This is a belated tribute by his son to the Sexton
Blacksmith of St. Jame's Church Normanton on Soar from
1899-1935, in the
days of Rev. Owen Orton and Rev. Henry E.
Hamilton, the organists Messrs. Henson and Kidger of Hathern
Charles Goodacre of Zouch, and Church Warden
J.B.T. Tidmas Esq.
Sexton Tom Peberdy retired after almost 36 years and
the duty was never again carried out to the full. The
morning 8 a.m. date bell ceased to ring, as did the
soul bell, and the four bells were never again rung in full
three were used. About twenty oil lamps were
tended during the dark nights, and the heating came from a
coke fired boiler
under the church. The Sexton's wife
cleaned the church and for a number of years scrubbed the
floor, from the alter to the
font on hands and knees ready
for the Easter services. The hassocks were brushed and
sewn or patched if the sawdust was
leaking out. The grave
digging was often a nightmare digging through clay and tree
roots. On one occasion the Sexton
dug a grave throughout
the night in the light of oil lamps and snow. His duties
were never ending. Rev. Orton and Rev.
visited him in the winter evenings to discuss church affairs
over a pipe of tobacco.
He called a halt to the clanging of wedding day bells
after four frivolous amateur campanologists, young men of
the village, dislodged a bell and put the church spire in
dangerous risk. It was said that they had had more than a
smell of the brewer's
These duties to the church Tom Peberdy carried out for
nearly thirty-six years, as well as keeping the wheels
agriculture on the farms from his blacksmith's
shop, and repairing everything possible for the natives of
the village and its surroundings (if it was only putting a
ring in the old sows' or bulls' noses) He shod many
unbroken shire horses with the aid
of barnacles and slings
when they were almost wild. Under those conditions today a
man would demand £1,000 danger money. It often took a team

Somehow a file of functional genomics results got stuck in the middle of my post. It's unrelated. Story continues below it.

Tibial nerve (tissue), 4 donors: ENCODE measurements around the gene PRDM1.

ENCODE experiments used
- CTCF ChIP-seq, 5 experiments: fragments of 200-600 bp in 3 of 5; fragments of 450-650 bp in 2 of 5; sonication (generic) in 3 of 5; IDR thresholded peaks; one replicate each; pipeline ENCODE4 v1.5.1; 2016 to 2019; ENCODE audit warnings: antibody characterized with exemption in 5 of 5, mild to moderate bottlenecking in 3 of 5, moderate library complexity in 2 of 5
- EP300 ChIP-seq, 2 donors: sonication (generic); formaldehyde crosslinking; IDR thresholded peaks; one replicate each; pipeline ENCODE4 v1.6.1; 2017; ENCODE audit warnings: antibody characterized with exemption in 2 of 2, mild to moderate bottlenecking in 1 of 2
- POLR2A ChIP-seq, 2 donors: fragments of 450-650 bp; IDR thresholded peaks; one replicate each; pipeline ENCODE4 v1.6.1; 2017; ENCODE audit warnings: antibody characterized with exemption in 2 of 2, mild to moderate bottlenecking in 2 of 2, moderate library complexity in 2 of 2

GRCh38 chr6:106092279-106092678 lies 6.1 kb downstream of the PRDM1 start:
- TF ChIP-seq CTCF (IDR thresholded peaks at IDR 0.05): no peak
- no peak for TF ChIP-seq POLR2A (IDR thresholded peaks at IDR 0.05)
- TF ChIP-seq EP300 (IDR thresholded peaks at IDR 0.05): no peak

of farm labourers all day in the fields before they could
get the alter on them. By the time the blacksmith
managed to get the four shoes on, the horse would be on its
way to being broken in. The question is, why did he do
He didn't have to. Where men made of steel in those
days? It makes one wonder.
His great love was of the game of cricket. He founded
the village team in 1895. Five of his seven sons played,
made a strong side until the year 1940. He was a very
highly skilled craftsman and his oldest son Lawrence (Loll)
last of a long line of Peberdy blacksmiths when he
called it a day in 1947, when horse power came to an end to
for the tractor, thus ending an era in time.
The church service was never started until the parson
heard the door latch go (a sound that could be heard all
church) after the last chime of the bell. He knew
it was the Sexton coming in. His pew was near to the font,
so that he
could keep the back row boys in order.
Every Christmas parson Harry Hamilton gave the choir a
sumptuous feast at the Rectory, followed by a drop out of
the bottle, and fun and games. He always sang his
favourite Irish song "The wearing of the Green" with his dog
at his feet. His daughter Augusta lived all her life
for her horses and dogs and was always short of money, but
she had a
good friend in the Squire, J.T.B. Tidmas, know as
"Johnty" to the natives.
The village was very much alive in those days; times
have changed so dramatically. People had time and now
none. The villagers walked to work, or in other
words went on "Shank's pony" and others cycled, and whistled
on their way
like the birds used to do. Livestock is
almost extinct, all the orchards and allotments are gone, so
are the masses of
snowdrops, crocuses and celandines in the
churchyard in the Spring.
The fields and streets are almost desolate, apart from
the invisible man on his tractor and the motor car in the
Much of the wildlife has gone never to return.
The gypsies no longer come and camp in the lanes with their
lurcher dogs and bantams. They were
generally well behaved but if they started pulling the
hedges and fencing apart they
were soon moved on. The
poachers are gone, nothing left to poach.
Tom Peberdy was a very modest man, and worked for
little reward. In many cases the farmers were very poor or
no money at all and were unable to pay for his toils.
He was a farrier sergeant in the Leicestershire Yeomanry in
a Special Constable in the Nottinghamshire Force.
His tireless devotion could never be exceeded in this day
and age. The
church and the whole village revolved around
him in reverence, work and play. Even the dogs of the
village visited the forge penthouse for a piece of frog to
chew contentedly for the rest of the day.
He always advised anyone who needed help to go to
someone who had plenty to do, because those who had nothing
do had not got time.
What more could a man be asked to do before being
bestowed with a knighthood?
Derbyshire House, East Leake